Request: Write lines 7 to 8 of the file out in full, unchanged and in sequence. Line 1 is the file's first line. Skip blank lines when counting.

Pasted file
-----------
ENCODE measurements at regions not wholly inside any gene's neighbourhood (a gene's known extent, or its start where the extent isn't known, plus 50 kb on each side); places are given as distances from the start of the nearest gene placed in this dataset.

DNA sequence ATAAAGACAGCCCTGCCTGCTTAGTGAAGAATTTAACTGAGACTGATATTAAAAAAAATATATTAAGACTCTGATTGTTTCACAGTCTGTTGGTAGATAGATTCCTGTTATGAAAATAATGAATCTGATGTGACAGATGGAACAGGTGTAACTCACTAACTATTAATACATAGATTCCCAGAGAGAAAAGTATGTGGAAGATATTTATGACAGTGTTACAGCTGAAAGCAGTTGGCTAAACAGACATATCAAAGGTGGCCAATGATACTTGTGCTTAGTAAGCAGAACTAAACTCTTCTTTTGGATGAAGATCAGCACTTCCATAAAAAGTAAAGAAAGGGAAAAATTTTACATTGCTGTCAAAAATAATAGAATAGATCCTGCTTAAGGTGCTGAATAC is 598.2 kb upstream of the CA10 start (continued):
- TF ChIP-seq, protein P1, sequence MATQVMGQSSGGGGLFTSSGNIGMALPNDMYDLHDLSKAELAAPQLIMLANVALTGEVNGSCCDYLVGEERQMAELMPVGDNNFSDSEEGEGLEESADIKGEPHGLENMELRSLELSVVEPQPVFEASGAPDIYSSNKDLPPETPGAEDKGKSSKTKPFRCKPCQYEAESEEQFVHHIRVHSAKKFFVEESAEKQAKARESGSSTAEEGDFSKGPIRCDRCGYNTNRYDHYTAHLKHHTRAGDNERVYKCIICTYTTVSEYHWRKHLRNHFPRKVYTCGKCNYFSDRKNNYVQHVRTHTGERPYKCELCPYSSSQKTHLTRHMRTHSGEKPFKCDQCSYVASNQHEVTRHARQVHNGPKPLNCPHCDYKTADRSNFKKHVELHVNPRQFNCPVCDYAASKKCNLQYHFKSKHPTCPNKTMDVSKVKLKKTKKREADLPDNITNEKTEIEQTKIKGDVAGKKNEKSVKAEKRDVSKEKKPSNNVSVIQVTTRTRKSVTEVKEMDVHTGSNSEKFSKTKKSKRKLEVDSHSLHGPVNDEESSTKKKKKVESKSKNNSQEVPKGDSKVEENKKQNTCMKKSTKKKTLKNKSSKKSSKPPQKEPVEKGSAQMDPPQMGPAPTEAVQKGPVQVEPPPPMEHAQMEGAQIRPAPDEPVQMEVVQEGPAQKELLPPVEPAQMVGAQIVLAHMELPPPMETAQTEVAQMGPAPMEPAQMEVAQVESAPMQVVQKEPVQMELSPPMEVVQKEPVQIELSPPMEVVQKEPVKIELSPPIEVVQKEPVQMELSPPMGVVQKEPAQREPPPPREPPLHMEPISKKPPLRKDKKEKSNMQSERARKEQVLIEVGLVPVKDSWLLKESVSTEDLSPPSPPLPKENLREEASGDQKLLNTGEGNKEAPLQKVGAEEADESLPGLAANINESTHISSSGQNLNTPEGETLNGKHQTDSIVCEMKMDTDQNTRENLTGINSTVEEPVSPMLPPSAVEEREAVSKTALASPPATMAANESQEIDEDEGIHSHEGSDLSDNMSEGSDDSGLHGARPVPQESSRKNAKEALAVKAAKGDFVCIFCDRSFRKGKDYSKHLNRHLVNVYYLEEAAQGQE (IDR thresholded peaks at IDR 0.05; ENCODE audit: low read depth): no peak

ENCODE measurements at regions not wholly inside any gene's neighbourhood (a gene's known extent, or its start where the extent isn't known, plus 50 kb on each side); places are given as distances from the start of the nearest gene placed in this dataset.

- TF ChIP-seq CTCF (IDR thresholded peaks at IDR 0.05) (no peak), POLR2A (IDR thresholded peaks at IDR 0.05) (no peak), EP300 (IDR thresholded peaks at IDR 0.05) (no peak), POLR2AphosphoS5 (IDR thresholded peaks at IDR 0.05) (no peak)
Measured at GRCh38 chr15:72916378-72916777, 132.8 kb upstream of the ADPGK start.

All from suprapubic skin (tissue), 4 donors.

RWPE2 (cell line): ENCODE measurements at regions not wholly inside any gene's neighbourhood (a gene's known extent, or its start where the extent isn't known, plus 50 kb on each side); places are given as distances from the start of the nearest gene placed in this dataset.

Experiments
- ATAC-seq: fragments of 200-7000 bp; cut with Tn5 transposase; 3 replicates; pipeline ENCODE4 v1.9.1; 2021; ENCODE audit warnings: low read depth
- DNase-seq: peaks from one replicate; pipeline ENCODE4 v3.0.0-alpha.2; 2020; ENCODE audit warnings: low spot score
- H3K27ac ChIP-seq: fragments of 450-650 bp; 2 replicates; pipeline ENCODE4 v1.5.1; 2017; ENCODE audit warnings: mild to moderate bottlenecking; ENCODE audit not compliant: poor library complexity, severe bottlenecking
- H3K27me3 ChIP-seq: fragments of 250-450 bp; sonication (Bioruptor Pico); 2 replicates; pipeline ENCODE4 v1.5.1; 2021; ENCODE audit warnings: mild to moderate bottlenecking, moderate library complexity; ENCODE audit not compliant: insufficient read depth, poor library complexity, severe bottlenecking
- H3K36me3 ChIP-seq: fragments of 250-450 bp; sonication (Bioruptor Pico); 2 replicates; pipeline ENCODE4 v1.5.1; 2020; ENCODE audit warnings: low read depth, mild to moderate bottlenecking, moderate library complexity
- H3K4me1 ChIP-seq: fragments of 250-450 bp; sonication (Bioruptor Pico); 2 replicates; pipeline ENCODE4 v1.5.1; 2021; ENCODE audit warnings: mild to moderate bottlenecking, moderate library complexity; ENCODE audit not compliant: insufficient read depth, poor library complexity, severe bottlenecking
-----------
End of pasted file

All from suprapubic skin (tissue), 4 donors.

RWPE2 (cell line): ENCODE measurements at regions not wholly inside any gene's neighbourhood (a gene's known extent, or its start where the extent isn't known, plus 50 kb on each side); places are given as distances from the start of the nearest gene placed in this dataset.